Sifting through the law for grace

In ecclesial times, theology students were first in university processionals. By 1976, the commencement procession was alphabetical. So, I was in one of Emory’s rear seats to hear Justice Harry Blackmun’s commencement speech. He is known also for writing the 1973 Roe v. Wade majority opinion.

Roe critics include Susan E. Wills’ “Ten Legal Reasons to Reject Roe” for the US Conference of Catholic Bishops in 2003, and Justice Samuel Alito’s majority opinion in Dobbs v. Jackson. Among Dobbs critics is Ian Millhiser, who wrote “The end of Roe v. Wade, explained,” in Vox.

Roe and Dobbs will be remembered as two markers on a long and winding road toward peace around healthcare for women who face a difficult and sometimes excruciating ethical decision. I concur with the United Methodist Social Principles and Stephanie York Arnold’s personal statement.

Here’s a bell hooks quote from All About Love, and Jackie DeShannon’s “Put a Little Love in Your Heart.”

Love heals. When we are wounded in the place where we would know love, it is difficult to imagine that love really has the power to change everything. No matter what has happened in our past, when we open our hearts to love we can live as if born again, not forgetting the past but seeing it in a new way, letting it live inside us in a new way. We go forward with the fresh insight that the past can no longer hurt us. Or if our past was one in which we were loved, we know that no matter the occasional presence of suffering in our lives we will return always to remembered calm and bliss. Mindful remembering lets us put the broken bits and pieces of our hearts together again. This is the way healing begins.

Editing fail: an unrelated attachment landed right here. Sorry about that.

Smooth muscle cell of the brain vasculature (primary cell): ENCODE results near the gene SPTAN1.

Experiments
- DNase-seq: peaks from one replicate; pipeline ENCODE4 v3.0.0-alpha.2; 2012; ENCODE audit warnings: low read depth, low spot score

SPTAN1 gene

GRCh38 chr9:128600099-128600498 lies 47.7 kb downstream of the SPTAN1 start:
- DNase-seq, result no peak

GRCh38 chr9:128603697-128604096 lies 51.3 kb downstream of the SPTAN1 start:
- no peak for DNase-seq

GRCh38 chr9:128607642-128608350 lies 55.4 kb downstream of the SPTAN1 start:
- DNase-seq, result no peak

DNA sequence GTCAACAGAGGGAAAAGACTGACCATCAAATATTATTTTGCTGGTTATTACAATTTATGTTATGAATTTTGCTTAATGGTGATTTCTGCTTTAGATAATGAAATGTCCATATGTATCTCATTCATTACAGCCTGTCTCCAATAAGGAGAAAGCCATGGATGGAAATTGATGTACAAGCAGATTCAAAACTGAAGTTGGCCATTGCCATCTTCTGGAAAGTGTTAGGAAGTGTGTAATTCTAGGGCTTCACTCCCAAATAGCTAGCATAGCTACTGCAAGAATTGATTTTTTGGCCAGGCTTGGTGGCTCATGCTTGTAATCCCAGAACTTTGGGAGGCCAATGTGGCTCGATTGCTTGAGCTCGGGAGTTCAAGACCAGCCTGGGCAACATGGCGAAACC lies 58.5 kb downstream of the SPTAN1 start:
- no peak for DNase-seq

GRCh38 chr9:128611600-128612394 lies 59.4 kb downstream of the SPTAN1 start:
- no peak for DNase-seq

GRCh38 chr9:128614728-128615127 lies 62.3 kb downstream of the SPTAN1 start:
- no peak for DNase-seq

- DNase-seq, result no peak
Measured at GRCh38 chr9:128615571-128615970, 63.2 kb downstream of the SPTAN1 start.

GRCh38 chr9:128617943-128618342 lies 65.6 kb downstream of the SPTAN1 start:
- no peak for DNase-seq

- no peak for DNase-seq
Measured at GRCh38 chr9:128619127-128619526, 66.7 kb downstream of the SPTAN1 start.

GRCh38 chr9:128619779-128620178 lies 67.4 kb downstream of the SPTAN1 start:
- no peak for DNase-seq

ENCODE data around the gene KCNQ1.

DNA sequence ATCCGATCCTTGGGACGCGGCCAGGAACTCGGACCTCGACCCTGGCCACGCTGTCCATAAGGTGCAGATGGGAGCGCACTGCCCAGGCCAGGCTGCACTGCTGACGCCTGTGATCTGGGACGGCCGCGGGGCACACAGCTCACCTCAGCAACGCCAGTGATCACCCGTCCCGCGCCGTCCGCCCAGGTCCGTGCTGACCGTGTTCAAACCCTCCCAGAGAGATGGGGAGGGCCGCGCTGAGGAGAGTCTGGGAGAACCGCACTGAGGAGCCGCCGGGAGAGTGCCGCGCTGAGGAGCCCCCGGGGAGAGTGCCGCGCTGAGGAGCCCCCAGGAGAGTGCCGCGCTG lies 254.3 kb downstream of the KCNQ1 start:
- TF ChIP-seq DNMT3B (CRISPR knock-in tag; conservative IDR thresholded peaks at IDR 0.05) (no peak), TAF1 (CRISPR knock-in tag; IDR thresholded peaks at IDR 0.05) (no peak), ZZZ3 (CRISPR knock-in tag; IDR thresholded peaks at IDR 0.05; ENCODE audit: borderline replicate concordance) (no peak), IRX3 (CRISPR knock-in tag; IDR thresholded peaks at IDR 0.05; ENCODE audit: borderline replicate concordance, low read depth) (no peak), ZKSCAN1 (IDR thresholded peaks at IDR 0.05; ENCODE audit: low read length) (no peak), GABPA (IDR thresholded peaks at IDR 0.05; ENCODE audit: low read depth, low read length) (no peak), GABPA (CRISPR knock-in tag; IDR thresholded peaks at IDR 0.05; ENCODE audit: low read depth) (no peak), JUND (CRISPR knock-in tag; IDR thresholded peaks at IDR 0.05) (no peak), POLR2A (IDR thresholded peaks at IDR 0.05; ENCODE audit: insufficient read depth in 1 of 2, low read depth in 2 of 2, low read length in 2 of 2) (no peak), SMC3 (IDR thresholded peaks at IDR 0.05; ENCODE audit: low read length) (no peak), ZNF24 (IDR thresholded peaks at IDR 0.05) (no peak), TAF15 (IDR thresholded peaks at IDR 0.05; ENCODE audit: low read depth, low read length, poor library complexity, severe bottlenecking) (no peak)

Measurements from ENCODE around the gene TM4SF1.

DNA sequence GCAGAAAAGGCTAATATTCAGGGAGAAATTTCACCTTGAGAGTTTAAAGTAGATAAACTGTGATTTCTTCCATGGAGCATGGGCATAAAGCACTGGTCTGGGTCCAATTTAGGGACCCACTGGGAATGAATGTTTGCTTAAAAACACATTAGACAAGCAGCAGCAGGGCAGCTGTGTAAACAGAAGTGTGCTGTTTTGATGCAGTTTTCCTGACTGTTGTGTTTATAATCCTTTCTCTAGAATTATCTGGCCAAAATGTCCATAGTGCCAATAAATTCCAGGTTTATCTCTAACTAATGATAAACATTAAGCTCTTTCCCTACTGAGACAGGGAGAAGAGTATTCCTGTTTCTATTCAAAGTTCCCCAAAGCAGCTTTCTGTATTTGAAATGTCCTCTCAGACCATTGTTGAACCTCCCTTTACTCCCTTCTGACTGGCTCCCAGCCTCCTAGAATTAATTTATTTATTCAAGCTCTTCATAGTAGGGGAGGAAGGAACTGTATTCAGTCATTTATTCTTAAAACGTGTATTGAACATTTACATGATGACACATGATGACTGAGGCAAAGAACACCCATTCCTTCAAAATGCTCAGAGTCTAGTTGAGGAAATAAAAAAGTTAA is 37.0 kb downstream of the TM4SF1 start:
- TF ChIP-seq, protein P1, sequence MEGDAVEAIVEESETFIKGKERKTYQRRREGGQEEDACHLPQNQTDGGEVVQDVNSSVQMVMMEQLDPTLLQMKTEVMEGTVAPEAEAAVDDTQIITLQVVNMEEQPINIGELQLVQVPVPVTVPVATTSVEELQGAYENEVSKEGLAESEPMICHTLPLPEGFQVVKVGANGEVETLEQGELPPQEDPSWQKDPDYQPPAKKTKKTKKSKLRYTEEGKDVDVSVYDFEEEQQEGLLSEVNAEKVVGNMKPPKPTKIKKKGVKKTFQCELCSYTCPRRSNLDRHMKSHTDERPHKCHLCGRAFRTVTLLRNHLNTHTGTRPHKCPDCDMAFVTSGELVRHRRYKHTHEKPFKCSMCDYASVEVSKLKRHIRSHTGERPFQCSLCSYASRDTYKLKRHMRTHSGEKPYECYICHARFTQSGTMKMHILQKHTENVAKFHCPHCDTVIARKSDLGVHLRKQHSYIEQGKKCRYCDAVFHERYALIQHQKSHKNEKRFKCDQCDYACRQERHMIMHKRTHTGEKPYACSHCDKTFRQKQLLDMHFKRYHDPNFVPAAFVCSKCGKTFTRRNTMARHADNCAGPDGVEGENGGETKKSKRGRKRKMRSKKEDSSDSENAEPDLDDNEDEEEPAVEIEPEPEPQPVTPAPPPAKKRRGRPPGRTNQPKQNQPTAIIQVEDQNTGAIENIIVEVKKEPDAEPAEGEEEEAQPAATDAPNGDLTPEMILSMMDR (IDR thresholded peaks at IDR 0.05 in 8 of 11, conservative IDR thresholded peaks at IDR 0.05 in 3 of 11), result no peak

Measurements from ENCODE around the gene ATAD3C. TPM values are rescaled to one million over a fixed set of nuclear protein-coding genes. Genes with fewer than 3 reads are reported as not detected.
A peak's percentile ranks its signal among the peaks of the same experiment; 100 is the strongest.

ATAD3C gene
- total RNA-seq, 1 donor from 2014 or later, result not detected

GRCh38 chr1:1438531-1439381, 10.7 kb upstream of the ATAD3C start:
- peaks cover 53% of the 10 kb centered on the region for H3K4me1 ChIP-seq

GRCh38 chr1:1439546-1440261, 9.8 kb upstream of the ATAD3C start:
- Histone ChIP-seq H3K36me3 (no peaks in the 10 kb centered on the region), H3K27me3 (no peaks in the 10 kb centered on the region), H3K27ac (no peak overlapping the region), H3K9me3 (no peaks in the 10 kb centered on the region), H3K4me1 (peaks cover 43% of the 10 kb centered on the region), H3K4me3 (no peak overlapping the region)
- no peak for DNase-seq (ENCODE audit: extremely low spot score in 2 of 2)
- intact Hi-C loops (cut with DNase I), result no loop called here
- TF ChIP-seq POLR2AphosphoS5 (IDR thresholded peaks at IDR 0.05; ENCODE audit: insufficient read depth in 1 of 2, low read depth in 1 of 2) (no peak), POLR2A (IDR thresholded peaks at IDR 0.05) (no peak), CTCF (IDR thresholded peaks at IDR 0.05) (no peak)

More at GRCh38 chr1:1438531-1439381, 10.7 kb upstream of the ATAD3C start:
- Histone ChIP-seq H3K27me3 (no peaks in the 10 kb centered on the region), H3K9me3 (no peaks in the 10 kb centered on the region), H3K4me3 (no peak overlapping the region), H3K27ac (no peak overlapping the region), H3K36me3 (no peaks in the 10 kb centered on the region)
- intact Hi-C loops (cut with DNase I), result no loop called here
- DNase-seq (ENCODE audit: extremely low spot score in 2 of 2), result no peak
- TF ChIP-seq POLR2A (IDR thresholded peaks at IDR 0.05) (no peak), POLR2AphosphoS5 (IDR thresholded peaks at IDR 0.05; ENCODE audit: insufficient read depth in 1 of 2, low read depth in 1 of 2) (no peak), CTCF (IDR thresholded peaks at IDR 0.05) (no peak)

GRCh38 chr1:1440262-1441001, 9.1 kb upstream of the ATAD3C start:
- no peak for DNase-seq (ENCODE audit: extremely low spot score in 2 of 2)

From “Jackie DeShannon’s ‘Put a Little Love in Your Heart,'” via YouTube

4 thoughts on “Sifting through the law for grace”

  1. ‘Although all persons are sexual beings whether or not they are married, sexual relations are affirmed only with the covenant of monogamous, heterosexual marriage.’

    Still seems a bit stone-age to me.


    1. You are not alone. There are several references like this that formed the basis for the 2020 debate that never happened due to COVID. An informal agreement was in place that the restrictive language would be suspended until the church was able to vote on an “amicable departure” of those who insist on enforcing the restrictive language that limits it to “heterosexual marriage,” etc.


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